In response to legal action by the Southern Environmental Law Center on behalf of Catawba Riverkeeper Foundation, Sierra Club, and Waterkeeper Alliance, DEQ today announced that it will no longer permit natural streams as pollution-carrying discharge channels at Duke Energy’s Marshall steam station. Today’s agency action reversed its earlier decision, which conservation groups challenged, that authorized Duke Energy to use those streams as channels for disposing of its coal ash pollution. DEQ will also require Duke to protect groundwater quality at the shore of Lake Norman, abandoning a policy that allowed Duke Energy to contaminate groundwater underneath the lake.
Although these changes are welcome, the conservation groups are disappointed that DEQ relaxed Duke’s pollution limits in response to a Trump administration rollback of an environmental law, known as the Effluent Limitations Guideline or ELG, which set limits on several toxic pollutants from power plants and their unlined coal ash pits. DEQ today followed suit by giving Duke five years, until the end of 2023, to keep dumping its coal ash pollution into Lake Norman — a move that the conservation groups oppose.
“We fought hard to protect North Carolina’s streams and lakes from being used as dumps for Duke Energy’s coal ash pollution, and this permit is a step in the right direction,” said DJ Gerken, senior attorney at the Southern Environmental Law Center. “Unfortunately, this permit also follows the Trump administration’s lead by delaying Duke’s obligation to stop polluting waterways with several toxins and install cleaner technology for handling coal ash. Duke Energy’s already said it could get the job done much faster, and regulators should hold the company to its word.”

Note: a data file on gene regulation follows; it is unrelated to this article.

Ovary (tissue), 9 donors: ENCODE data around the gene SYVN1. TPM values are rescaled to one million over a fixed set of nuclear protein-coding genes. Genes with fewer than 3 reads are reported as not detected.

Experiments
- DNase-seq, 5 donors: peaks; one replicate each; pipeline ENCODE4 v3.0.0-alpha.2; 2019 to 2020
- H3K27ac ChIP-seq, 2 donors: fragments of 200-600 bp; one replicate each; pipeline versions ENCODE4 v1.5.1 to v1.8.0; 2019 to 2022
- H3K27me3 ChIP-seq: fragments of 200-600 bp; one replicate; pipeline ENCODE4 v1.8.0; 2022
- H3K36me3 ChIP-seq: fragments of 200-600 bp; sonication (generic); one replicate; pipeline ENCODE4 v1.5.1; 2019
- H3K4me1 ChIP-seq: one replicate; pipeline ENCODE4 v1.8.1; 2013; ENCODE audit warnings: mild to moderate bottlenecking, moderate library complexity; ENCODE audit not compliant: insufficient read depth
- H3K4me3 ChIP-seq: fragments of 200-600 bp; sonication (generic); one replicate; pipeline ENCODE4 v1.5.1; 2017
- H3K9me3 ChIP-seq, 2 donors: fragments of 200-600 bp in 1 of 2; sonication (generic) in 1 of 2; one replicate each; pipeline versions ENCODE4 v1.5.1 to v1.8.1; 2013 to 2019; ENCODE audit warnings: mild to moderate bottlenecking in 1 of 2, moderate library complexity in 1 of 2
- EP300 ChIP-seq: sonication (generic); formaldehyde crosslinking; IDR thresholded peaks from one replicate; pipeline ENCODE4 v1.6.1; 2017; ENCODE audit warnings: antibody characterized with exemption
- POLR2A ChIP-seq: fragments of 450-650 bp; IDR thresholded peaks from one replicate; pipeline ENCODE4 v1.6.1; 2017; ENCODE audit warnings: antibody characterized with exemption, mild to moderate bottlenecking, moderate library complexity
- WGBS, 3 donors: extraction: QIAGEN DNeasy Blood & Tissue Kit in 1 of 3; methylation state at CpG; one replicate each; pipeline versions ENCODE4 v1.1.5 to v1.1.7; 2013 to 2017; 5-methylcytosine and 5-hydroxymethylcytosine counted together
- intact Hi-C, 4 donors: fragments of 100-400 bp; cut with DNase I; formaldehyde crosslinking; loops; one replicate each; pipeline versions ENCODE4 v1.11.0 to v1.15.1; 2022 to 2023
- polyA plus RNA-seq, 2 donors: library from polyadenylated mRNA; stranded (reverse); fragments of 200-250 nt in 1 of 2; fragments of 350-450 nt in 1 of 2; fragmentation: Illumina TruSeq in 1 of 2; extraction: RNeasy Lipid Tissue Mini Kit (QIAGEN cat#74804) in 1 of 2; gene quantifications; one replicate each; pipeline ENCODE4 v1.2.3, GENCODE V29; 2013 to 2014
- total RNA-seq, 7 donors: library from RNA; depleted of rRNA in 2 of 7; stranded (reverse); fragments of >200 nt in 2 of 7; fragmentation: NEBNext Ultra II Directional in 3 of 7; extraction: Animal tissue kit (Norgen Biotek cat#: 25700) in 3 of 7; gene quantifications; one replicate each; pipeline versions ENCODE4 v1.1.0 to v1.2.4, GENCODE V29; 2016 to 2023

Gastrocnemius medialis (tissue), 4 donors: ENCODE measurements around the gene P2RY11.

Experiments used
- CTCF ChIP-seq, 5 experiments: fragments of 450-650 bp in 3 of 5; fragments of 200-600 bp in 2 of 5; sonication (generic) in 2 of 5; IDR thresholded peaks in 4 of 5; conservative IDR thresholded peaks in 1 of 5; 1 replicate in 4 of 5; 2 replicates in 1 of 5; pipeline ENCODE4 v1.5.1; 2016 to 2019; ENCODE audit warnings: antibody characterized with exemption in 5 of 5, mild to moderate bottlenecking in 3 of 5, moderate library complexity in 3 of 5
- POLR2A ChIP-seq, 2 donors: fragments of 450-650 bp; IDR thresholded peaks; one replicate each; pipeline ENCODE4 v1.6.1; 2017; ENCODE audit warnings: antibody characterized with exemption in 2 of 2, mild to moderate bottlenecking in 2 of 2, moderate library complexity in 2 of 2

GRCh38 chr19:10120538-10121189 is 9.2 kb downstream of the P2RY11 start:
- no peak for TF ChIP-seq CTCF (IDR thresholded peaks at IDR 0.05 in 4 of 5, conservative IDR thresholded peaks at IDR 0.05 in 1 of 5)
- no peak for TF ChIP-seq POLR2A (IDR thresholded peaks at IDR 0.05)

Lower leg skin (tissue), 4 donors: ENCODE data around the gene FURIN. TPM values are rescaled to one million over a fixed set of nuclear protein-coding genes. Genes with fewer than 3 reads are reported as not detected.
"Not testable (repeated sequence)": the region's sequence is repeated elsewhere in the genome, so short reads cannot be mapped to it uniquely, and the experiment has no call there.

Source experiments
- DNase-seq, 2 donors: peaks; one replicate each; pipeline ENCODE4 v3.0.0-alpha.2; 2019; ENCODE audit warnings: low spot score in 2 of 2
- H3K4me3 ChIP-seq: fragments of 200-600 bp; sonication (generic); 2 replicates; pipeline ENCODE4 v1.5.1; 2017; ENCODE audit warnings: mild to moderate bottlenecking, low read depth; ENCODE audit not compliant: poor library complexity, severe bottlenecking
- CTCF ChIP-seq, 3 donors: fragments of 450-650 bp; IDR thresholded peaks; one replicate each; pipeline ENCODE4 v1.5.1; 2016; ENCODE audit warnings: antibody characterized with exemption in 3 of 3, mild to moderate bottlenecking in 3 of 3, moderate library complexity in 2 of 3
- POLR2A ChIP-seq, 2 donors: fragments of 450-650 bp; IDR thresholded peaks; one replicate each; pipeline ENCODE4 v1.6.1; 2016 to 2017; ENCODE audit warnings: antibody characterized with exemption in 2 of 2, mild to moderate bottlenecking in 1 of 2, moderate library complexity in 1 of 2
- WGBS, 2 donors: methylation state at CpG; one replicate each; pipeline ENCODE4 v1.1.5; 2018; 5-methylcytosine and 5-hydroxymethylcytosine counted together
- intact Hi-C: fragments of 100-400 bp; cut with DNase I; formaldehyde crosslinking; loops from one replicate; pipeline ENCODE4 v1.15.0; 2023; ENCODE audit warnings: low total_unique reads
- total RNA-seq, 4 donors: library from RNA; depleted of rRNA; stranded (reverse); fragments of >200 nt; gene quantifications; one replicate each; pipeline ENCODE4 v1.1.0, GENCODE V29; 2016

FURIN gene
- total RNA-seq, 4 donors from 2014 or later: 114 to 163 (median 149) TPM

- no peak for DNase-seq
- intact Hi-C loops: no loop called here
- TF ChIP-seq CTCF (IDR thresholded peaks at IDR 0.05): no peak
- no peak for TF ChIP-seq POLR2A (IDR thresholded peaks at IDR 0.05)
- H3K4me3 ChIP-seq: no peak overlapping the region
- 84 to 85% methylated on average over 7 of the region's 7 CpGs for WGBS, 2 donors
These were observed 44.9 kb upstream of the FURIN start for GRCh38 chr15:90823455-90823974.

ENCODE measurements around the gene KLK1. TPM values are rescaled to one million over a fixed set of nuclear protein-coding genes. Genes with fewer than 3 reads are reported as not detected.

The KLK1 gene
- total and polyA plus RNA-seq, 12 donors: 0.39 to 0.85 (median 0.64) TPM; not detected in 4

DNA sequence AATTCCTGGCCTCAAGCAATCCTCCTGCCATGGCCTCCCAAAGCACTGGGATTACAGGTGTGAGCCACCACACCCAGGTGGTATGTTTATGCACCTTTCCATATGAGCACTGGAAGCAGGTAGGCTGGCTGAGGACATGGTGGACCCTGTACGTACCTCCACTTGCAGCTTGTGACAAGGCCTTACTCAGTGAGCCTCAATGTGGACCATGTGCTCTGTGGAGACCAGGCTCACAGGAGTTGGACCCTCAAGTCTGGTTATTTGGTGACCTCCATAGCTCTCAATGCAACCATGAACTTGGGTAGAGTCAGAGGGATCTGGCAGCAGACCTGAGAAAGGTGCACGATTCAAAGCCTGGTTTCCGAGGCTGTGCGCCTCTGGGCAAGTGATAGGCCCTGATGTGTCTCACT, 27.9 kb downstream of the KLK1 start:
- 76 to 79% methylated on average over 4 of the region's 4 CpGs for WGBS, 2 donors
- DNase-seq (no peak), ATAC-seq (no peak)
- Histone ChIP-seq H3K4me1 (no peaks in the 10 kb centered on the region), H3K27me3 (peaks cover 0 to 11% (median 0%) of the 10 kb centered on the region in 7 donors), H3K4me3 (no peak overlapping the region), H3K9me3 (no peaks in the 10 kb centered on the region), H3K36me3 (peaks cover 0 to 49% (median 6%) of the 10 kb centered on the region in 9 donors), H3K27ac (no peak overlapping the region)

“We are pleased to see some common sense improvements to Duke’s permit to discharge wastewater into Lake Norman, upstream of the Charlotte region’s drinking water intakes,” said Catawba Riverkeeper Sam Perkins. “However, this permit leaves a lot to be desired. Especially now in 2018, Duke can and should be doing more to keep its own pollution on its own site or not generate the pollution at all. Similar to what we teach children camping, Duke must leave water as it found it, discharging no more pollution than what was in the water it withdrew from Lake Norman. It is a privilege to discharge pollution into public waterways, and Duke must – without prompts from the public, groups like ours nor DEQ – strive to be a better upstream neighbor.”
“While we agree that Duke should not be permitted to dump its coal ash pollution into North Carolina streams,” said Dave Rogers, Sierra Club’s Beyond Coal Campaign representative for North Carolina, “the company should act quickly to repair the damage it has caused and to bring an end to the source of the problem: its burning of coal.”